With the advent of the maker movement, there has been a new push to explore how learning spaces ought to be designed. The purpose of this project is to integrate traditional approaches for space design and design principles from Bers’ Positive Technological Development (PTD) framework. Researchers from the DevTech Research Group are exploring ways to create a makerspace specifically designed for early childhood. This research is being conducted under the direction of Dr. Marina Bers, in collaboration with Dr. Brian Gravel in the Education department, Dr. Chris Rogers in the Engineering department, and Dr. Bruce Johnson in the Child Study and Human Development department. Doctoral student Amanda Strawhacker is playing a key role. This work is made possible with generous funding from the LEGO Foundation, Tufts’ Center for Engineering Education and Outreach, and the Evelyn G. Pitcher Curriculum Resource Lab.
Two makerspaces were designed and launched as part of this research:
The Early Childhood Makerspace at Eliot Pearson is housed in the Evelyn G. Pitcher Curriculum Resource Laboratory, and shares the Curriculum Lab’s goal of presenting a space for developmental researchers, pre-service teachers, and education professionals to gain hands-on experience with current trends and best practices in the field of Child Development. The ECMS was created to foster and serve an active making community of children, educators, and families, and to provide a venue for the DevTech Research Group and students at the Eliot-Pearson Department to research novel tools and practices related to making in the early childhood context. The research team held brainstorming events with local educators, engineers, artists, parents, and others involved in the maker movement to generate ideas. The ECMS was launched based on these ideas. Currently, the space continues to grow and change as children from the Eliot-Pearson Children’s School and surrounding area schools, as well as researchers and community members from Tufts University, explore making in this new setting.
The second makerspace is the Kintergarten Creator Space, designed for young children attending the International School of Billund in Denmark. The ISB, an English-instruction International Baccalaureate World School, is located in the municipality of Billund, Denmark – headquarters of the LEGO company, and self-declared Capital of Children (www.capitalofchildren.com). This school has a commitment to innovative education techniques, including makerspace education. Their Creator Space is a multi-room makerspace at the center of the school that offers a wood shop, LEGO robotics lab, clay and paint studios, a textile workshop, and more. Despite the Creator Space’s rich resources, the school’s early childhood educators felt that it was missing key design elements that would allow them to invite their three- to six-year-old children to the environment. This led to a co-design collaboration among the Tufts University research team, the ISB Kindergarten teaching team, and the Kindergarten children themselves. Researchers collected teacher’s thoughts and also made observations of children in various spaces around the school. Children were aware of their role as co-designers of the Kindergarten Creator Space and were happy to test it and provide feedback and ideas. Teachers drew on their classroom experiences to identify needs and goals for this new space. This co-design process resulted in a shared environment that gained support from all levels of school administration and is personally meaningful to the children and educators who use it.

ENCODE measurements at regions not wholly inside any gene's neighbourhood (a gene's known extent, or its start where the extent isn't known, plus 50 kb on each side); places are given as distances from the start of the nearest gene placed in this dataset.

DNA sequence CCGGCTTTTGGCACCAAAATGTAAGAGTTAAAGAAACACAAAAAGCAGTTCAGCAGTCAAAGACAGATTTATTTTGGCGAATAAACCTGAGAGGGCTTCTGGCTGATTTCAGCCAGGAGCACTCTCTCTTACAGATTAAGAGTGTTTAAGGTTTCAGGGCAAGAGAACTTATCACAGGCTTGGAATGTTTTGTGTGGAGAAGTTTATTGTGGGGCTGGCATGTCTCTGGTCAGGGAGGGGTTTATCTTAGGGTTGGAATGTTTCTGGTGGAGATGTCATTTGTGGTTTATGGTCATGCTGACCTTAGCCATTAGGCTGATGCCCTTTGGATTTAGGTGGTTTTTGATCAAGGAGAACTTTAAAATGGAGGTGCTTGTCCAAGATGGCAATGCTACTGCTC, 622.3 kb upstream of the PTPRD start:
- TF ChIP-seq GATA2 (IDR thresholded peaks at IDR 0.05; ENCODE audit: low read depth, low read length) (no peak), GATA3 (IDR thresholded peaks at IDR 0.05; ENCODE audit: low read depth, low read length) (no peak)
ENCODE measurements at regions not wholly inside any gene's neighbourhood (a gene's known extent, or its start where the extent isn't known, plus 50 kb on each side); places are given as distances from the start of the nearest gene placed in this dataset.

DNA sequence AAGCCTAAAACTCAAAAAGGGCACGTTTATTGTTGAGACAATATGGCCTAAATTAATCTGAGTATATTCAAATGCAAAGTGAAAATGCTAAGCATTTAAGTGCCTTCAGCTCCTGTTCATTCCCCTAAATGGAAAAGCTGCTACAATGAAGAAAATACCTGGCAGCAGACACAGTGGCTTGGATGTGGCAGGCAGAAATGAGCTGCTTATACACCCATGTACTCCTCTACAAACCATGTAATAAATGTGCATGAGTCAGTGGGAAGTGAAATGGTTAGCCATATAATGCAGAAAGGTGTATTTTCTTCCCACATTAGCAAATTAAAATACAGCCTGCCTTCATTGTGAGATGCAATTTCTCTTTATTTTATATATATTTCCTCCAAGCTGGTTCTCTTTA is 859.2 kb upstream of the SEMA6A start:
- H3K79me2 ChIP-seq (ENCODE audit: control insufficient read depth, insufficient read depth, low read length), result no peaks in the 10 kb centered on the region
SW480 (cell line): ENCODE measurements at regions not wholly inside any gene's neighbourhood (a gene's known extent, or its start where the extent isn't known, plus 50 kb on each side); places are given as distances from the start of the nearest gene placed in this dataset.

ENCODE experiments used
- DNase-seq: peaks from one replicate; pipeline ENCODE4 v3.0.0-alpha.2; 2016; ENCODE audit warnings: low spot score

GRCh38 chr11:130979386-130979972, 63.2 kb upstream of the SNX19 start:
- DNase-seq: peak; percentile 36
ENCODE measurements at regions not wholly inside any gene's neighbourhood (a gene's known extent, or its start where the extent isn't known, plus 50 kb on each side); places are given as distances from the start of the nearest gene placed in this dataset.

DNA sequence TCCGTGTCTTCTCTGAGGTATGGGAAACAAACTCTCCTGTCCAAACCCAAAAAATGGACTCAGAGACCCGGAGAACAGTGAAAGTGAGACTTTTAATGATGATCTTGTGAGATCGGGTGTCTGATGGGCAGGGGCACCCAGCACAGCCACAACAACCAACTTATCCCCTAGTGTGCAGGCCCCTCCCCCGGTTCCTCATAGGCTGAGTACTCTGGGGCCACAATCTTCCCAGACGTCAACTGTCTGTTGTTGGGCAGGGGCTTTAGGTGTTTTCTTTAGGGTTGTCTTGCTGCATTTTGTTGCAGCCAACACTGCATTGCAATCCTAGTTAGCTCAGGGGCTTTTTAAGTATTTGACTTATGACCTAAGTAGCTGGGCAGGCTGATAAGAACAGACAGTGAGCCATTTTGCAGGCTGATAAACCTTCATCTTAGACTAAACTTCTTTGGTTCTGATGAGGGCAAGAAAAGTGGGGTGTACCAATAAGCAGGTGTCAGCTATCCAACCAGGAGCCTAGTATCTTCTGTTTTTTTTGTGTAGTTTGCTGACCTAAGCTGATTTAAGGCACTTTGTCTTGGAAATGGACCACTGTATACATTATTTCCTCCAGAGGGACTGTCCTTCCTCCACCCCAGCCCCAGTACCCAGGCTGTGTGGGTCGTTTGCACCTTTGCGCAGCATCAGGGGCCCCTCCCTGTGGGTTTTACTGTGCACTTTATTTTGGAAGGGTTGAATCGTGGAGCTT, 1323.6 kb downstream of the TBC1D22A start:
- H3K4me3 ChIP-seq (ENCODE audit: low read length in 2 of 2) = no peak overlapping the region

Inventory List for the Early Childhood Makerspace at Eliot Pearson: This chart contains lists of the construction materials, robotics kits, softwares, books, and furniture offered at the Early Childhood Makerspace.
Makerspace Values Cards: Based on research from the Center for Engineering Education and Outreach, this card-sorting task is designed to help educators and community stakeholders identify their “Maker Values,” and shape the mission of their early childhood makerspace.
PTD Checklists: The Positive Technological Development (PTD) checklists allow educators to observe their students and their makerspace. These observational scales reveal how closely aligned a makerspace and its child makers are with behaviors of Positive Technological Development.
Curriculum Planning Resource List: This list includes several curriculum planning and activity development resources created or curated by DevTech researchers for young children in makerspaces.